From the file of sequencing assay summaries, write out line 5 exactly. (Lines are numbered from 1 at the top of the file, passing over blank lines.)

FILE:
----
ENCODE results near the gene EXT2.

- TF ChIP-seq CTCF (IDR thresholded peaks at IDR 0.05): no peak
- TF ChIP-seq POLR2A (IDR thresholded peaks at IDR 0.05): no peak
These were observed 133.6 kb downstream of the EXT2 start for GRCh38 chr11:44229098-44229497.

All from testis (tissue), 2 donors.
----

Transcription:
All from testis (tissue), 2 donors.